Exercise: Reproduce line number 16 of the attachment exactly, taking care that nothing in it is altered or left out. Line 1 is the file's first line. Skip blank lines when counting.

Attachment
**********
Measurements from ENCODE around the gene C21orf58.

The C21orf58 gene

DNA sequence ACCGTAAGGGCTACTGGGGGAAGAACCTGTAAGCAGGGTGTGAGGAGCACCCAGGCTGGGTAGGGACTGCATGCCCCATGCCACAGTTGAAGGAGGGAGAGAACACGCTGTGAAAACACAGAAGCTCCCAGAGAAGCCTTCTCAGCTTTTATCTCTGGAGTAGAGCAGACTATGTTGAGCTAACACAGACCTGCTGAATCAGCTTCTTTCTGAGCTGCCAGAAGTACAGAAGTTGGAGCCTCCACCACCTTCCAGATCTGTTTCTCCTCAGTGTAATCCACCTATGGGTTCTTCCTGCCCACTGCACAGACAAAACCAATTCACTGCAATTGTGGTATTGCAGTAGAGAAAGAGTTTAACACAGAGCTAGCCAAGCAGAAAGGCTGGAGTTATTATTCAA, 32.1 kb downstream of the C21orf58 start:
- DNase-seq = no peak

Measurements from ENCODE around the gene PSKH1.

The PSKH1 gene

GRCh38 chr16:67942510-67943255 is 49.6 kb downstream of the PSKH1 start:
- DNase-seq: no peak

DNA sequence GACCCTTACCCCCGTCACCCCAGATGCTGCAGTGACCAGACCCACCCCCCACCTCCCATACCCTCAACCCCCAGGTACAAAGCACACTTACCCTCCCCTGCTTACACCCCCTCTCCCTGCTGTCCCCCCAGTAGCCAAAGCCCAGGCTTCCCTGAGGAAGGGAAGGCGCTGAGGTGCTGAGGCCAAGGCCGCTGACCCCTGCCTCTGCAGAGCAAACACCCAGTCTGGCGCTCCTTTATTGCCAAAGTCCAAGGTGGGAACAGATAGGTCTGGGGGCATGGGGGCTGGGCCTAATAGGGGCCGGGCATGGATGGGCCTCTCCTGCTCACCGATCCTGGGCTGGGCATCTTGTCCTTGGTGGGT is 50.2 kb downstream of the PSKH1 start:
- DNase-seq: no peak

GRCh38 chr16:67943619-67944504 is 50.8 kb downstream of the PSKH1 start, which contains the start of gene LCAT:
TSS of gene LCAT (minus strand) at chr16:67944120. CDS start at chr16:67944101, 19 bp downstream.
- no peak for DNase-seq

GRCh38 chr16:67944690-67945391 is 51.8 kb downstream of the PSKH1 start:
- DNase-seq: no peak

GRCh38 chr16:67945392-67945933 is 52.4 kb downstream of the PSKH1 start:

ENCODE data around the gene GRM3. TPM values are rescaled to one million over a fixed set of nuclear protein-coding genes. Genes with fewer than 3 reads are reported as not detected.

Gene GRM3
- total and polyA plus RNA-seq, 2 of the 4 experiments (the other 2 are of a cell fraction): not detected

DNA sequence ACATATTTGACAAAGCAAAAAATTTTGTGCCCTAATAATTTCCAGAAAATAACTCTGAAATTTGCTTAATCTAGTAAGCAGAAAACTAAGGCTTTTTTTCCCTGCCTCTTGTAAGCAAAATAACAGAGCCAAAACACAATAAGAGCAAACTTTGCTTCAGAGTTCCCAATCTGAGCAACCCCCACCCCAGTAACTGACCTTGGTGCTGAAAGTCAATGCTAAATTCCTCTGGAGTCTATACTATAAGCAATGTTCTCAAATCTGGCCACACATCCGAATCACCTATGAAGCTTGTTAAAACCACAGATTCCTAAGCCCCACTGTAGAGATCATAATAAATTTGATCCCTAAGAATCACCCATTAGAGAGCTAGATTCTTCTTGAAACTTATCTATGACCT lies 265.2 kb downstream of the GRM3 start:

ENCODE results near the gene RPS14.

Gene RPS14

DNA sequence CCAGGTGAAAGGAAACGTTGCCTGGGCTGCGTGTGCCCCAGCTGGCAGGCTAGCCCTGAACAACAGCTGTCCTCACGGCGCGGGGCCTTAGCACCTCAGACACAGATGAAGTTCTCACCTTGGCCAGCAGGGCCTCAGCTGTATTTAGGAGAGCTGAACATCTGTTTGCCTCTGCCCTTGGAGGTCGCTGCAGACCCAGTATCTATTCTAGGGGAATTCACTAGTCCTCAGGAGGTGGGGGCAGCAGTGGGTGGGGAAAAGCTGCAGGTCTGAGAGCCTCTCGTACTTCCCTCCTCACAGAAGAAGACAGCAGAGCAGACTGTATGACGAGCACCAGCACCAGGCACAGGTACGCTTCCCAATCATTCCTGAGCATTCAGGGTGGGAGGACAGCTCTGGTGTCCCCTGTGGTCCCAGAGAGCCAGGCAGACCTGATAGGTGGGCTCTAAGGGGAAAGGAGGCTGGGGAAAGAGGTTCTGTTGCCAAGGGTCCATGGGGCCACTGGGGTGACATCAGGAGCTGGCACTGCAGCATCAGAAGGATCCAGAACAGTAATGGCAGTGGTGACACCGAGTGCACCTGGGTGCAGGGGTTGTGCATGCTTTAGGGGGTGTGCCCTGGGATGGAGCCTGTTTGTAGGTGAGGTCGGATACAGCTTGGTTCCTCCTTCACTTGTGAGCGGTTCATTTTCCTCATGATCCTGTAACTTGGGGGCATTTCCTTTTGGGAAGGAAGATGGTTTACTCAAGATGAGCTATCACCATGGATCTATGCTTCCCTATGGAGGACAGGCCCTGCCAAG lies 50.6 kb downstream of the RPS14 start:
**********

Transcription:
GRCh38 chr16:67945392-67945933 is 52.4 kb downstream of the PSKH1 start: